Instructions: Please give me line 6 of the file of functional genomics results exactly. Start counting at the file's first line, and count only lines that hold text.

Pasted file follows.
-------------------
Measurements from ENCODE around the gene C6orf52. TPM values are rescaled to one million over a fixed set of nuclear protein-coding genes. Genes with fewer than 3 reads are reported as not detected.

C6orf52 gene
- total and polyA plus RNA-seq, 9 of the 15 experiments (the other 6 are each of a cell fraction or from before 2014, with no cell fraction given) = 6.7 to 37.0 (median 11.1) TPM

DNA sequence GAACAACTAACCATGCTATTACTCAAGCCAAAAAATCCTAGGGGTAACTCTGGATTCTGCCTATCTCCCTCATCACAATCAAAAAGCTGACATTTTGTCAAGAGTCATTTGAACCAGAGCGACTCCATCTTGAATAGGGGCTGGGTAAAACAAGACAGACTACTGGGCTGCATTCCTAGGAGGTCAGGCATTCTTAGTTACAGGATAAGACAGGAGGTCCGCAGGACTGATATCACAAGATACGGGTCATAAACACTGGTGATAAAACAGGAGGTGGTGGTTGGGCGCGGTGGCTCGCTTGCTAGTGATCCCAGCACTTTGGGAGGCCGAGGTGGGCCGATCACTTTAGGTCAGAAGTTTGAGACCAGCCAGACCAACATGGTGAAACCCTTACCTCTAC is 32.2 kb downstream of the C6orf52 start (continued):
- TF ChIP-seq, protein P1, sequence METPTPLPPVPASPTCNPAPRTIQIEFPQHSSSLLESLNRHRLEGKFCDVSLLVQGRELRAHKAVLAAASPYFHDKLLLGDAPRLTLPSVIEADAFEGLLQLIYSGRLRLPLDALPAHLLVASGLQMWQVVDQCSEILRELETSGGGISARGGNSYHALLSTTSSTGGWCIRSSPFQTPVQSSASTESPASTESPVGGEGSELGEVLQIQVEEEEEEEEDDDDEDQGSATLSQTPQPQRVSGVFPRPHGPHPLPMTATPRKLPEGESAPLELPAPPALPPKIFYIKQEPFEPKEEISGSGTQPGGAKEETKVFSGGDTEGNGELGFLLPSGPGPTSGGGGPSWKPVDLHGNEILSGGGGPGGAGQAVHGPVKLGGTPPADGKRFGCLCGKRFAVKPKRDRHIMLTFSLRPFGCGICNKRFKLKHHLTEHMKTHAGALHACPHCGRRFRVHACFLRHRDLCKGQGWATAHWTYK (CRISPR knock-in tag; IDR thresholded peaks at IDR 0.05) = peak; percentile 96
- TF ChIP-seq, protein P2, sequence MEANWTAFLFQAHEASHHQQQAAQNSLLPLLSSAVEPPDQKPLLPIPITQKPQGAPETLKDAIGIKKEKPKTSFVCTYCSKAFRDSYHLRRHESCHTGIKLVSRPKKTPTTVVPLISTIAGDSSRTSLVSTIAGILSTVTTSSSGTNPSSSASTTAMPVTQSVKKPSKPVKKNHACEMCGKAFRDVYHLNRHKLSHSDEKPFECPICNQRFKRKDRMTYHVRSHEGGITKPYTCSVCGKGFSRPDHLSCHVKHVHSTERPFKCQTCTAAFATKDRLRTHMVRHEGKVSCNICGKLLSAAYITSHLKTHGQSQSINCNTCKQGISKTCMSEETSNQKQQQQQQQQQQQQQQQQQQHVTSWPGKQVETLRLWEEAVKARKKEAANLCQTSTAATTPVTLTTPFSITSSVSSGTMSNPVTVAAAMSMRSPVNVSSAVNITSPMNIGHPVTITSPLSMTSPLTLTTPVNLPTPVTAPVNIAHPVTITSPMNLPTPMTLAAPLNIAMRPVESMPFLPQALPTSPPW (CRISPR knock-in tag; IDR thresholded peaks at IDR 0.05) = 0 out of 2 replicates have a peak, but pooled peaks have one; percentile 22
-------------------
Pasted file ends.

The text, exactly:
- TF ChIP-seq, protein P2, sequence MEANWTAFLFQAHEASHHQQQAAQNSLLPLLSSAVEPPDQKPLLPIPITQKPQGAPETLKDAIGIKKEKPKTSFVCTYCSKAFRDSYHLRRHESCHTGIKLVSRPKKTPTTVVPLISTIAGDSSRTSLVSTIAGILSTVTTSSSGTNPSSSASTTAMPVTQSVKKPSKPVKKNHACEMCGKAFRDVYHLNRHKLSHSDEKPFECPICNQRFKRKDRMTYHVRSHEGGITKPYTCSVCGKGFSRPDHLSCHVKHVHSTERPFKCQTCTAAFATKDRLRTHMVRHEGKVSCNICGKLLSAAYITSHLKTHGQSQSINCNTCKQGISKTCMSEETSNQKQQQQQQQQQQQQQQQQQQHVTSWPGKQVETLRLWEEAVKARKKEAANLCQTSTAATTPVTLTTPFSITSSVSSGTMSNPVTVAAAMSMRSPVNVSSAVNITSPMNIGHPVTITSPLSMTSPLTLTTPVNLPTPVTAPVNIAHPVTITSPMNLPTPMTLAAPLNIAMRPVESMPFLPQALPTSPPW (CRISPR knock-in tag; IDR thresholded peaks at IDR 0.05) = 0 out of 2 replicates have a peak, but pooled peaks have one; percentile 22